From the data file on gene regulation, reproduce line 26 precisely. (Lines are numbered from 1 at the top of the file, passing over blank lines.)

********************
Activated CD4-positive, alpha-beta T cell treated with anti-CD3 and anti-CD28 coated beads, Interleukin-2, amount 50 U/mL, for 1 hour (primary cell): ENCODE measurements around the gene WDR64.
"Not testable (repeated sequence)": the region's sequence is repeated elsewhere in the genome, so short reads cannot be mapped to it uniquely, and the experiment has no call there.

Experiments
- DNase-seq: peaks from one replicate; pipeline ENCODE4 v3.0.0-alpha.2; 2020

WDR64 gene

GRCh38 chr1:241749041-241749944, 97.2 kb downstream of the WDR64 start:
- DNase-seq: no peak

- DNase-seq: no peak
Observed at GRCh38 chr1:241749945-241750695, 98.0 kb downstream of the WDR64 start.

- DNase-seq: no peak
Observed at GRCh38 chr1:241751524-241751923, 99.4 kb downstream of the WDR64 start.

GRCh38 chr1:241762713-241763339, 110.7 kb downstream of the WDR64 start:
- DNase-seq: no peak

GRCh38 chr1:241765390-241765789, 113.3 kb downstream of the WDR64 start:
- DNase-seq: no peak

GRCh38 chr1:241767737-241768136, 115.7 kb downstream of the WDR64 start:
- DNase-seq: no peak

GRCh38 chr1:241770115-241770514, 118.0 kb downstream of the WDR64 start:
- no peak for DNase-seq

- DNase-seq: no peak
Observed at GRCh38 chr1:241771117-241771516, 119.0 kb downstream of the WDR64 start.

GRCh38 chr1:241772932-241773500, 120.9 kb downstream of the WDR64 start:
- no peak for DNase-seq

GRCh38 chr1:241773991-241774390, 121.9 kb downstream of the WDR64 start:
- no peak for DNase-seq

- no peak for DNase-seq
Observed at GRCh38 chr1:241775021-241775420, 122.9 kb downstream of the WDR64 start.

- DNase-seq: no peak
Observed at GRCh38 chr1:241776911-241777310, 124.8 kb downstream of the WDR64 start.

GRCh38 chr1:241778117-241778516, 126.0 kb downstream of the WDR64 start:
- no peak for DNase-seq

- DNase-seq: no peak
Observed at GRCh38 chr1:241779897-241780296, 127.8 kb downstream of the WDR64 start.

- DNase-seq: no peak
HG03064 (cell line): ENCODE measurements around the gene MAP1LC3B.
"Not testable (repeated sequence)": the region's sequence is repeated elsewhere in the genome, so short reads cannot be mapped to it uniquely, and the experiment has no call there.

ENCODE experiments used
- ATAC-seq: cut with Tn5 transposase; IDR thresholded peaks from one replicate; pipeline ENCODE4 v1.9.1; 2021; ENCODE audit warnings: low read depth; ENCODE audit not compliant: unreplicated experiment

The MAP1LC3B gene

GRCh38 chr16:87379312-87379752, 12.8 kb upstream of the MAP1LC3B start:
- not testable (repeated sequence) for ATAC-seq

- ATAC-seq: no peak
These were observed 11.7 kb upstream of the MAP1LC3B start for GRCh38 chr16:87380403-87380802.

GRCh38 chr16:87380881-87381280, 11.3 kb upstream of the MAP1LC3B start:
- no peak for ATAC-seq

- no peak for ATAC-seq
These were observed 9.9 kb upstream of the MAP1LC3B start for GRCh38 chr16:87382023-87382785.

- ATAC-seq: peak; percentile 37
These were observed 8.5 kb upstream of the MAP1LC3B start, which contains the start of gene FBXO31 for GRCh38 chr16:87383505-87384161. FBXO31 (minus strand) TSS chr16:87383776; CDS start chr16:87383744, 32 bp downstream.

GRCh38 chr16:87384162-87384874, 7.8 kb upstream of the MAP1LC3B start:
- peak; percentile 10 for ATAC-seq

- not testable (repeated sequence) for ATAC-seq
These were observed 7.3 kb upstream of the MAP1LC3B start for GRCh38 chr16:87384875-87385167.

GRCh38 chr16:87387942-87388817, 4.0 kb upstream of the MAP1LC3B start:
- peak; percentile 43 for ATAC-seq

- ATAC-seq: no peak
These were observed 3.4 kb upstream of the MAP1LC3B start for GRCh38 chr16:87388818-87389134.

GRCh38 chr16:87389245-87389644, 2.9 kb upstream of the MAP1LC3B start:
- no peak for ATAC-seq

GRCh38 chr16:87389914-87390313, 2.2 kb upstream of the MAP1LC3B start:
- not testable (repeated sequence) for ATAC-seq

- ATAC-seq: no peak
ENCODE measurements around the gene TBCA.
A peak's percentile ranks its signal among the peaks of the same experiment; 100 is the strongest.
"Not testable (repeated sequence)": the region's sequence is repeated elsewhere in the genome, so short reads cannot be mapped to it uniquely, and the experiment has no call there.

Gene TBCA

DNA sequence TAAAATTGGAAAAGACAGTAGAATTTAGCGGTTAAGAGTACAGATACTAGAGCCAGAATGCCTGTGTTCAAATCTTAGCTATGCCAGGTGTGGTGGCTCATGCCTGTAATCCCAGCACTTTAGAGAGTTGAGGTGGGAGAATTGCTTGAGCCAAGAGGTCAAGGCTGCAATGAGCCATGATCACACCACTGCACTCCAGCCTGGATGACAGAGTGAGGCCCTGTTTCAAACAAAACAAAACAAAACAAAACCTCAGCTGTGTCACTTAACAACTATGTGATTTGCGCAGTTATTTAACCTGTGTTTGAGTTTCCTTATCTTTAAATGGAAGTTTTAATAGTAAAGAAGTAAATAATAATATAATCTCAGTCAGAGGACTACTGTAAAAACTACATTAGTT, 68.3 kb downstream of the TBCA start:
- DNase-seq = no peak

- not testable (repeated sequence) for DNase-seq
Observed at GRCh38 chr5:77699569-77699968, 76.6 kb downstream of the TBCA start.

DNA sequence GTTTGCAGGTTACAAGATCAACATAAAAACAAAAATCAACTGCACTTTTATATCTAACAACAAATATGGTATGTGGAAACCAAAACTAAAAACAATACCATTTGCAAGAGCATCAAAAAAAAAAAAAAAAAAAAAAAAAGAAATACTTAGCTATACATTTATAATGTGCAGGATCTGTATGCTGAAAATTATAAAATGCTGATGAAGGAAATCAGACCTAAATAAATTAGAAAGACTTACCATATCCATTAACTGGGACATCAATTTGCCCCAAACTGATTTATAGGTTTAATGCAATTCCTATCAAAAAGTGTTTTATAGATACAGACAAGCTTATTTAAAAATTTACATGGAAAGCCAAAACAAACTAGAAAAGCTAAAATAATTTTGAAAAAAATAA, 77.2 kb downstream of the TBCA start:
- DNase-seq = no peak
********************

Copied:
- no peak for DNase-seq